The procedure defined in the EPC for the filing of divisional applications is self-contained and complete (see e.g. T 587/98, OJ 2000, 497). The procedure concerning the divisional application is, in principle, independent from the procedure concerning the parent application. Although there are some connections between the two procedures (e.g. concerning time limits), actions (or omissions) occurring in the procedure concerning the parent application after the filing of the divisional application should not influence the procedure concerning the latter (G 4/98, OJ 2001, 131). The parent application also does not have any procedural priority over the divisional application, which is like any other application and in particular does not have subordinate procedural status (T 1177/00, T 1176/00).
The consequence of the procedural independence of the divisional application can be seen in T 1254/06. In this case, the examining division had refused the divisional application and the applicant did not appeal. In the appeal proceedings concerning the parent application (in which the applicant had made the same requests as in the proceedings concerning the divisional application) the question arose whether the legal force of a refusal decision in respect of the divisional application also affected the parent application procedure to the extent that it could prevent the EPO (including the boards of appeal) from dealing with the substance of identical requests. The board stated that the principle that both proceedings were independent meant that a refusal decision in one procedure did not have a preclusive effect with respect to identical requests in the other procedure. This applied in particular when, as in this case, the refusal decision was made not by the board of appeal but by the examining division, because the first-instance administrative decision did not have true res judicata effect.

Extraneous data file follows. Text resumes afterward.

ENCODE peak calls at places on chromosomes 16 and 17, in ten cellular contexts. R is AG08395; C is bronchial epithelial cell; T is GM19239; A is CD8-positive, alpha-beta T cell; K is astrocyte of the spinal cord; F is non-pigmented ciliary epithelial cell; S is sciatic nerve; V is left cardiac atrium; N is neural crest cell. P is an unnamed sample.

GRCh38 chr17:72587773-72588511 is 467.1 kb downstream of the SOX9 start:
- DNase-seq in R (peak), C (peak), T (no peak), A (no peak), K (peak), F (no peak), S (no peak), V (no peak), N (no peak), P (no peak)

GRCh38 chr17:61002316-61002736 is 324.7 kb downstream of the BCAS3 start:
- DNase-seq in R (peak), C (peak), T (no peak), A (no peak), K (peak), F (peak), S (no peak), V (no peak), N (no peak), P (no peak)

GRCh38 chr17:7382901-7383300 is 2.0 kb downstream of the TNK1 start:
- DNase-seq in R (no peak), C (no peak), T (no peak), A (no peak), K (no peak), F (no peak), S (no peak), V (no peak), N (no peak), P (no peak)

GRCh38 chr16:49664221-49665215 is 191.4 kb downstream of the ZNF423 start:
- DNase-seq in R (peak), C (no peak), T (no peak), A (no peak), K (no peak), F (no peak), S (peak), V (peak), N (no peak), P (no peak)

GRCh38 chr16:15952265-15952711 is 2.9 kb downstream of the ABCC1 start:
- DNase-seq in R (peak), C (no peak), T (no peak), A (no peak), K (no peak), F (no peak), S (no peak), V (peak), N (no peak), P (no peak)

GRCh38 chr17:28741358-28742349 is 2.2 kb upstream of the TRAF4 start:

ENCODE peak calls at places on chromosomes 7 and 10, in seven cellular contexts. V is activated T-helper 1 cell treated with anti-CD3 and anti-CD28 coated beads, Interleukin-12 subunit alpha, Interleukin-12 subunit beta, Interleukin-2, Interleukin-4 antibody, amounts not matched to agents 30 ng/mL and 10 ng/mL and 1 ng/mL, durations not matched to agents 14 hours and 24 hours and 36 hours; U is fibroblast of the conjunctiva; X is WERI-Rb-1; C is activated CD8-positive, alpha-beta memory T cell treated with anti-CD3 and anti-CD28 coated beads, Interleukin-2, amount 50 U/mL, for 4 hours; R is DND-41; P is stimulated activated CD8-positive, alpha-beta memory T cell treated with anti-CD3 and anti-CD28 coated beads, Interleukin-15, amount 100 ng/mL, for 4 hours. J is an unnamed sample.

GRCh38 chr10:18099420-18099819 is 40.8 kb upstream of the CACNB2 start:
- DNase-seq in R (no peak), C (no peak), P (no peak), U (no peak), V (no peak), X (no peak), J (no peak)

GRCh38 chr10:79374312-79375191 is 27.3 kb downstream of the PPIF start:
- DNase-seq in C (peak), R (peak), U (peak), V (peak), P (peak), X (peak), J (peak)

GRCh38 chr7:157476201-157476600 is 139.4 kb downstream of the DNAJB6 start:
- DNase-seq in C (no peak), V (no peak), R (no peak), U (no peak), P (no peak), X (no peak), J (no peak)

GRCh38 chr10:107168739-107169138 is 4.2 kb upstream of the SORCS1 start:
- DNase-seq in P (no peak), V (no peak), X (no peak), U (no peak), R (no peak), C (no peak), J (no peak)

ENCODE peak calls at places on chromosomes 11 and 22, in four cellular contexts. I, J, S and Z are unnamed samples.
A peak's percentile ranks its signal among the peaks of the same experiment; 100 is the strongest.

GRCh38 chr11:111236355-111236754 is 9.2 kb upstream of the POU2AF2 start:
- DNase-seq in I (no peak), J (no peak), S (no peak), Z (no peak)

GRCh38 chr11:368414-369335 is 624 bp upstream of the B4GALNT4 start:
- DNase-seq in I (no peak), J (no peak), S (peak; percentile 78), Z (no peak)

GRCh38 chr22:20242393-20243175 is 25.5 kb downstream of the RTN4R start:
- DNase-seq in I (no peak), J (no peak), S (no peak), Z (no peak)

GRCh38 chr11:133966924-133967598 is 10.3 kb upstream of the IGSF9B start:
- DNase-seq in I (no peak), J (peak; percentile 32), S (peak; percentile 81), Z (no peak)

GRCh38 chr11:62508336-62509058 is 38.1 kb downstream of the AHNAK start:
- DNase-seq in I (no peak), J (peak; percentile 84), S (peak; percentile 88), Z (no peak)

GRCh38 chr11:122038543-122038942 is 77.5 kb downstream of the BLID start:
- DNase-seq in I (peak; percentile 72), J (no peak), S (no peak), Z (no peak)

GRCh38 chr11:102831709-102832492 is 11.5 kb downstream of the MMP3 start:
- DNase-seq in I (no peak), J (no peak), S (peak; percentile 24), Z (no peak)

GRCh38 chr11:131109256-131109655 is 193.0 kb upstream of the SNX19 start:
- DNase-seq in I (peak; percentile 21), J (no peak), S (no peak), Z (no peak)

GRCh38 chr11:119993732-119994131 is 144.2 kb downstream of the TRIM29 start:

In case J 5/07 the appellant had failed to file observations according to Art. 96(2) EPC 1973 (Art. 94(3) EPC). The appellant's request for further processing was rejected on the ground that the omitted act was not completed in due time (Art. 121(2) EPC 1973; R. 135(1) EPC). The appellant filed an appeal against this decision, arguing that the omitted act was in fact completed because in response to the communication a divisional application was filed by the appellant. The Legal Board held that, as a consequence of the principle that a divisional application was legally and administratively separate and independent from the grant proceedings concerning the parent application, the filing of a divisional application could not constitute a response to the invitation by the examining division in the parent application within the meaning of Art. 96(3) EPC 1973 (now Art. 94(4) EPC). There was no logical or legal basis for treating an act during the grant procedure for one application (the divisional) as the procedural step required to make up for a failure to comply with a time limit to be observed in entirely separate grant proceedings (the parent).
The board in T 591/05 could not see how the filing and the status of a divisional application might have had any bearing on the admissibility of the appeal against the parent. In particular, any allegation relating to the circumstances under which the divisional application had been filed (here: appellant had expressed the intention to file a divisional application) might have been pertinent to the legal status of the divisional application, but was irrelevant to the issue of the admissibility of the appeal.
In T 1705/11 the board held that facts, evidence and requests or submissions made or filed in the parent procedure were not automatically part of the divisional procedure. A general citation or a mere reference to facts and/or evidence, such as to prior art documents, filed in the parent procedure but not physically filed or incorporated into the divisional application procedure did not constitute a reservoir upon which a party might draw at its convenience and at any time in the divisional application procedure.